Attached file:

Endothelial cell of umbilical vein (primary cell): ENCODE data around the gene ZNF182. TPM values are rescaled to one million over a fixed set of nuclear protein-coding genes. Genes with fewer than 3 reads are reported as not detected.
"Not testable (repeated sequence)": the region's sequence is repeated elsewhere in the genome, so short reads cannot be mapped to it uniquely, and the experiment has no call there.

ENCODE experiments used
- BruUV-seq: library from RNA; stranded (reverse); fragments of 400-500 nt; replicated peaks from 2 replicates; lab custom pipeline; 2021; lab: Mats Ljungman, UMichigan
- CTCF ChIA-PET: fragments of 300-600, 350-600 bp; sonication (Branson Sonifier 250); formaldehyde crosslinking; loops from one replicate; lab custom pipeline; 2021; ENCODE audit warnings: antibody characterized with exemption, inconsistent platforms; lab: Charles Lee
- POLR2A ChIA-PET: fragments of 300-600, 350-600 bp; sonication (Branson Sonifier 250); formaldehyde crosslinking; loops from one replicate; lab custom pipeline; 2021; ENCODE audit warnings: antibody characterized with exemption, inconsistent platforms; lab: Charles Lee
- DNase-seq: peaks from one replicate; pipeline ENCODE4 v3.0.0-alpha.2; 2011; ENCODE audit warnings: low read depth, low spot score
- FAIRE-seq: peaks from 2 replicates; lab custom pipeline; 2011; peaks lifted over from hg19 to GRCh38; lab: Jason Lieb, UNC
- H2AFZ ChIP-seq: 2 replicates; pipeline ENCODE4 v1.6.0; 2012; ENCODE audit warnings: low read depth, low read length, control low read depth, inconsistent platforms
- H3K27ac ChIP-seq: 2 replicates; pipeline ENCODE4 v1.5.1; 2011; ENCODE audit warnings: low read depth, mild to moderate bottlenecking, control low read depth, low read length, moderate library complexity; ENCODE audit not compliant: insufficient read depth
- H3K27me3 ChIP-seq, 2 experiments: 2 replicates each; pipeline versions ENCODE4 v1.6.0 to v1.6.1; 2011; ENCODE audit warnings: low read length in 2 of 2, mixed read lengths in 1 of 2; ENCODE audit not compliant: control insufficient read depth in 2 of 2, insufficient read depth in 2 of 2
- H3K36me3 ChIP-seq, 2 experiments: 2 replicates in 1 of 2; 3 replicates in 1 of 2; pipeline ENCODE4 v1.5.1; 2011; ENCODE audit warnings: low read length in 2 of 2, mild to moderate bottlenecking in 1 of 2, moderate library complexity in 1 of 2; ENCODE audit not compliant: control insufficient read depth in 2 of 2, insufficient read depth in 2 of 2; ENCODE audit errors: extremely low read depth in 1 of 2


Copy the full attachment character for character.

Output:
Endothelial cell of umbilical vein (primary cell): ENCODE data around the gene ZNF182. TPM values are rescaled to one million over a fixed set of nuclear protein-coding genes. Genes with fewer than 3 reads are reported as not detected.
"Not testable (repeated sequence)": the region's sequence is repeated elsewhere in the genome, so short reads cannot be mapped to it uniquely, and the experiment has no call there.

ENCODE experiments used
- BruUV-seq: library from RNA; stranded (reverse); fragments of 400-500 nt; replicated peaks from 2 replicates; lab custom pipeline; 2021; lab: Mats Ljungman, UMichigan
- CTCF ChIA-PET: fragments of 300-600, 350-600 bp; sonication (Branson Sonifier 250); formaldehyde crosslinking; loops from one replicate; lab custom pipeline; 2021; ENCODE audit warnings: antibody characterized with exemption, inconsistent platforms; lab: Charles Lee
- POLR2A ChIA-PET: fragments of 300-600, 350-600 bp; sonication (Branson Sonifier 250); formaldehyde crosslinking; loops from one replicate; lab custom pipeline; 2021; ENCODE audit warnings: antibody characterized with exemption, inconsistent platforms; lab: Charles Lee
- DNase-seq: peaks from one replicate; pipeline ENCODE4 v3.0.0-alpha.2; 2011; ENCODE audit warnings: low read depth, low spot score
- FAIRE-seq: peaks from 2 replicates; lab custom pipeline; 2011; peaks lifted over from hg19 to GRCh38; lab: Jason Lieb, UNC
- H2AFZ ChIP-seq: 2 replicates; pipeline ENCODE4 v1.6.0; 2012; ENCODE audit warnings: low read depth, low read length, control low read depth, inconsistent platforms
- H3K27ac ChIP-seq: 2 replicates; pipeline ENCODE4 v1.5.1; 2011; ENCODE audit warnings: low read depth, mild to moderate bottlenecking, control low read depth, low read length, moderate library complexity; ENCODE audit not compliant: insufficient read depth
- H3K27me3 ChIP-seq, 2 experiments: 2 replicates each; pipeline versions ENCODE4 v1.6.0 to v1.6.1; 2011; ENCODE audit warnings: low read length in 2 of 2, mixed read lengths in 1 of 2; ENCODE audit not compliant: control insufficient read depth in 2 of 2, insufficient read depth in 2 of 2
- H3K36me3 ChIP-seq, 2 experiments: 2 replicates in 1 of 2; 3 replicates in 1 of 2; pipeline ENCODE4 v1.5.1; 2011; ENCODE audit warnings: low read length in 2 of 2, mild to moderate bottlenecking in 1 of 2, moderate library complexity in 1 of 2; ENCODE audit not compliant: control insufficient read depth in 2 of 2, insufficient read depth in 2 of 2; ENCODE audit errors: extremely low read depth in 1 of 2